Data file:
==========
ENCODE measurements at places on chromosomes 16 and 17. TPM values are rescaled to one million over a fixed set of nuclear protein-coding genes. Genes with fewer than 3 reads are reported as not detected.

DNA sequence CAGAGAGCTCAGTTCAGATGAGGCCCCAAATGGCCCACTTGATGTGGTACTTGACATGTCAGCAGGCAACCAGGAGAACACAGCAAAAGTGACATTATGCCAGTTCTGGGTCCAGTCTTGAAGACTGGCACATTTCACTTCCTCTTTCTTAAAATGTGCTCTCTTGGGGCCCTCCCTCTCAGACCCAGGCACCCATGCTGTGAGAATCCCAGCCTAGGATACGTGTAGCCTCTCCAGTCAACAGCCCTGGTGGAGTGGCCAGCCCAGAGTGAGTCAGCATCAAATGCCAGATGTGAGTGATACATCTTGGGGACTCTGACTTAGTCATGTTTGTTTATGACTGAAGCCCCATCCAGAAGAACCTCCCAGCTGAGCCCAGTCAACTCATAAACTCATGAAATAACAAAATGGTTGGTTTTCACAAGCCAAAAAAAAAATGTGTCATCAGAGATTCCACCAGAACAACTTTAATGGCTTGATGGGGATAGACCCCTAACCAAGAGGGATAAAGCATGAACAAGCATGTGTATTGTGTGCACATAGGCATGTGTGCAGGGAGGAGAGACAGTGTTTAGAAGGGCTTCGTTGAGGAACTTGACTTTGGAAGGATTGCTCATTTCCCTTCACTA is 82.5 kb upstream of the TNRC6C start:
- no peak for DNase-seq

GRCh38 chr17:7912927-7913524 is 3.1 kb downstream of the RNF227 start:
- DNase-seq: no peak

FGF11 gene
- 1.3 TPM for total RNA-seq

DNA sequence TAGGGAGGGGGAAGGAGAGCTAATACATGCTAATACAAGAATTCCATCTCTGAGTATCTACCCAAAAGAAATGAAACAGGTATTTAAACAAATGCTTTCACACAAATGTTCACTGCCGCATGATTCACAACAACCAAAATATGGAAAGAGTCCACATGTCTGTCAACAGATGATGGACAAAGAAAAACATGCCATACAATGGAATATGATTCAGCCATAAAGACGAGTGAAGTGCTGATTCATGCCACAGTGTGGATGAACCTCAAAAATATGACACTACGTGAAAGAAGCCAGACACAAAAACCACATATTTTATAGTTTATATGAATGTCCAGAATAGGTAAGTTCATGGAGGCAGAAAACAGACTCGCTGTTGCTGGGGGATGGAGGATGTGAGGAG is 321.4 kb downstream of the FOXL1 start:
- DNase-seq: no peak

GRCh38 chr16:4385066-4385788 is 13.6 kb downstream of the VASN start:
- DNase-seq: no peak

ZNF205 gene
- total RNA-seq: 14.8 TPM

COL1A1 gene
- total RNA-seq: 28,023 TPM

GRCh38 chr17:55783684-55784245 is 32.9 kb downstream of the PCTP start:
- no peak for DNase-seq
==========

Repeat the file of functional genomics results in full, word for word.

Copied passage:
ENCODE measurements at places on chromosomes 16 and 17. TPM values are rescaled to one million over a fixed set of nuclear protein-coding genes. Genes with fewer than 3 reads are reported as not detected.

DNA sequence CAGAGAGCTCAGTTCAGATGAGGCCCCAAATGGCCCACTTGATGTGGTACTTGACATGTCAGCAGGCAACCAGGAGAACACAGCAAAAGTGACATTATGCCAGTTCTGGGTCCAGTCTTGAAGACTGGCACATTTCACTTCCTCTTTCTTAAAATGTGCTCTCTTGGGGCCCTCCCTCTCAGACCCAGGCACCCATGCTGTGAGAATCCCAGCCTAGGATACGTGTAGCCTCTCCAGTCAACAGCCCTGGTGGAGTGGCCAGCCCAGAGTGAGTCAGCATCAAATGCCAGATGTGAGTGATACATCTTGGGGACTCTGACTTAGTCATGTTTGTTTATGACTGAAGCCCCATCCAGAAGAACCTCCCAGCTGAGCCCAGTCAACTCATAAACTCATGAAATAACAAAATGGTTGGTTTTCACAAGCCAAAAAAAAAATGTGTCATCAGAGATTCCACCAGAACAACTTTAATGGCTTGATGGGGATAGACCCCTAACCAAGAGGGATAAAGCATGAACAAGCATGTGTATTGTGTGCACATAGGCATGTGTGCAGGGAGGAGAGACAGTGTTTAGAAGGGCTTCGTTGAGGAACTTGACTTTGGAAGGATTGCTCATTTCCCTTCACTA is 82.5 kb upstream of the TNRC6C start:
- no peak for DNase-seq

GRCh38 chr17:7912927-7913524 is 3.1 kb downstream of the RNF227 start:
- DNase-seq: no peak

FGF11 gene
- 1.3 TPM for total RNA-seq

DNA sequence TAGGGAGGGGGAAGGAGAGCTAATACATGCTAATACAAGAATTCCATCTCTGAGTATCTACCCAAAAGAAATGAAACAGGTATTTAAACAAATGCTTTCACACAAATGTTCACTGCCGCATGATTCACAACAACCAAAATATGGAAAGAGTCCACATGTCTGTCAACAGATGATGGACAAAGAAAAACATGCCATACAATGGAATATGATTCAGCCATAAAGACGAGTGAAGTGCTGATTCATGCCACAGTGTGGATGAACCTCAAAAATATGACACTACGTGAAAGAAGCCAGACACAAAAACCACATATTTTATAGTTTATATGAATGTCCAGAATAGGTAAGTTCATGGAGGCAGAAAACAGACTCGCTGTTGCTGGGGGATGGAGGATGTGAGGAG is 321.4 kb downstream of the FOXL1 start:
- DNase-seq: no peak

GRCh38 chr16:4385066-4385788 is 13.6 kb downstream of the VASN start:
- DNase-seq: no peak

ZNF205 gene
- total RNA-seq: 14.8 TPM

COL1A1 gene
- total RNA-seq: 28,023 TPM

GRCh38 chr17:55783684-55784245 is 32.9 kb downstream of the PCTP start:
- no peak for DNase-seq